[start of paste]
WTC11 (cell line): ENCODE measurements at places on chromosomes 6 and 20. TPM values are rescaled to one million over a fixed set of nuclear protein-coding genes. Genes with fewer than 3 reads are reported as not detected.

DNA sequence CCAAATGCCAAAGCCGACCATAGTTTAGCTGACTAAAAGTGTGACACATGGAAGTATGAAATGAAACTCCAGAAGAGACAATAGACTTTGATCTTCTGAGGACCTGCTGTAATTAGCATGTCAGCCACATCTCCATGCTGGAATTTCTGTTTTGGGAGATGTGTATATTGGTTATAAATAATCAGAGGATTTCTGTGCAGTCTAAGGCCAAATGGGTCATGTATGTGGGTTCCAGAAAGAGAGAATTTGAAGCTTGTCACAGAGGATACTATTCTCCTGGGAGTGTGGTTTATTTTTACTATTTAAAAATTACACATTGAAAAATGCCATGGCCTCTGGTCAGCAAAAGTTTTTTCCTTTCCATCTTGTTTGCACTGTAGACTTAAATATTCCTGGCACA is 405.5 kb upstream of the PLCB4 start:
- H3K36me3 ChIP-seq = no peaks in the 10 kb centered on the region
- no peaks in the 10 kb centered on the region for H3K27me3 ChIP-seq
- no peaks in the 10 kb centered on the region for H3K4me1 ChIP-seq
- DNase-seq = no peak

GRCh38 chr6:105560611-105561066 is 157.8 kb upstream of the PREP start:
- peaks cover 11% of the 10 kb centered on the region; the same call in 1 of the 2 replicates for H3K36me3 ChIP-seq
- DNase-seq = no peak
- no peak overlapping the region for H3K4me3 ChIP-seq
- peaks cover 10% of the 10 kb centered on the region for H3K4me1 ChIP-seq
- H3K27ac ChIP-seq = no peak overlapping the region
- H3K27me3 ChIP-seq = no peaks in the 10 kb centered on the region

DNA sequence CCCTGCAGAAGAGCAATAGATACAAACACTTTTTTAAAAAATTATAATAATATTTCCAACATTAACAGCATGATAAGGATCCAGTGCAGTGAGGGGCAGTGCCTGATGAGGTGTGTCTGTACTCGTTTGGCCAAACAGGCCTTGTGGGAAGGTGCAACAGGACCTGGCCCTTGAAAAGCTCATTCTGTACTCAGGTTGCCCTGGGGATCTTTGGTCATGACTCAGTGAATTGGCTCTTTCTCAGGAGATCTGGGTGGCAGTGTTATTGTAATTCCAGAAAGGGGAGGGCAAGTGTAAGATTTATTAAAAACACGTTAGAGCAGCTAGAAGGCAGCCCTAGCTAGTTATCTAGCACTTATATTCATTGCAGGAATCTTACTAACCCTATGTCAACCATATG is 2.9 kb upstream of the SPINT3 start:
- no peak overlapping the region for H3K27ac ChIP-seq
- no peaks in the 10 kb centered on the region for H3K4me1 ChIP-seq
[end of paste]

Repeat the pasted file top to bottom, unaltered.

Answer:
WTC11 (cell line): ENCODE measurements at places on chromosomes 6 and 20. TPM values are rescaled to one million over a fixed set of nuclear protein-coding genes. Genes with fewer than 3 reads are reported as not detected.

DNA sequence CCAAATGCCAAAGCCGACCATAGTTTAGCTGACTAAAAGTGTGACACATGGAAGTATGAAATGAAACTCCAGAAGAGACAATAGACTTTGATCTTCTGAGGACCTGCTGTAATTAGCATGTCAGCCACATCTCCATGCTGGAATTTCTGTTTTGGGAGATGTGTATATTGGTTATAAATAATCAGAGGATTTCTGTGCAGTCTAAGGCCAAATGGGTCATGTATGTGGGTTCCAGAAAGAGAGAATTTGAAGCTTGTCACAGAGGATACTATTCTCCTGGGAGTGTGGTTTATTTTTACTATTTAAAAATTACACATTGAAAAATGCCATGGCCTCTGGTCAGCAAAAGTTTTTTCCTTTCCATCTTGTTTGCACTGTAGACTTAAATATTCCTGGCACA is 405.5 kb upstream of the PLCB4 start:
- H3K36me3 ChIP-seq = no peaks in the 10 kb centered on the region
- no peaks in the 10 kb centered on the region for H3K27me3 ChIP-seq
- no peaks in the 10 kb centered on the region for H3K4me1 ChIP-seq
- DNase-seq = no peak

GRCh38 chr6:105560611-105561066 is 157.8 kb upstream of the PREP start:
- peaks cover 11% of the 10 kb centered on the region; the same call in 1 of the 2 replicates for H3K36me3 ChIP-seq
- DNase-seq = no peak
- no peak overlapping the region for H3K4me3 ChIP-seq
- peaks cover 10% of the 10 kb centered on the region for H3K4me1 ChIP-seq
- H3K27ac ChIP-seq = no peak overlapping the region
- H3K27me3 ChIP-seq = no peaks in the 10 kb centered on the region

DNA sequence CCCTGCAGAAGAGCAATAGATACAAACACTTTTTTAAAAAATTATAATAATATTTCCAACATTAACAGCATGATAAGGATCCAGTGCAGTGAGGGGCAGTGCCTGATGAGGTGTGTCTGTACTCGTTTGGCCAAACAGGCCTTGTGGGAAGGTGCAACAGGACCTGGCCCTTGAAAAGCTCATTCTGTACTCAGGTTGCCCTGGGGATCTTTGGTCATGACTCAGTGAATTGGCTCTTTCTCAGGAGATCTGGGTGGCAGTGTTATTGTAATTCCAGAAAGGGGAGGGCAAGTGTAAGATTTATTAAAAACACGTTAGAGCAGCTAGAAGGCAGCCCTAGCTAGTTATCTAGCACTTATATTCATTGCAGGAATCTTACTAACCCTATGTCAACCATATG is 2.9 kb upstream of the SPINT3 start:
- no peak overlapping the region for H3K27ac ChIP-seq
- no peaks in the 10 kb centered on the region for H3K4me1 ChIP-seq